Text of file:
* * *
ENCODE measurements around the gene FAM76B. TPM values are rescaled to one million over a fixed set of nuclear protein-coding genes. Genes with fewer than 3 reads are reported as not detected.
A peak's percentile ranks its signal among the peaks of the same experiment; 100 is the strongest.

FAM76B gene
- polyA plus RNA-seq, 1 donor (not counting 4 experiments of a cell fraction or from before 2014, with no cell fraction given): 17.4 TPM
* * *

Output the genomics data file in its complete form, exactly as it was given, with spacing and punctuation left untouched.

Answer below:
ENCODE measurements around the gene FAM76B. TPM values are rescaled to one million over a fixed set of nuclear protein-coding genes. Genes with fewer than 3 reads are reported as not detected.
A peak's percentile ranks its signal among the peaks of the same experiment; 100 is the strongest.

FAM76B gene
- polyA plus RNA-seq, 1 donor (not counting 4 experiments of a cell fraction or from before 2014, with no cell fraction given): 17.4 TPM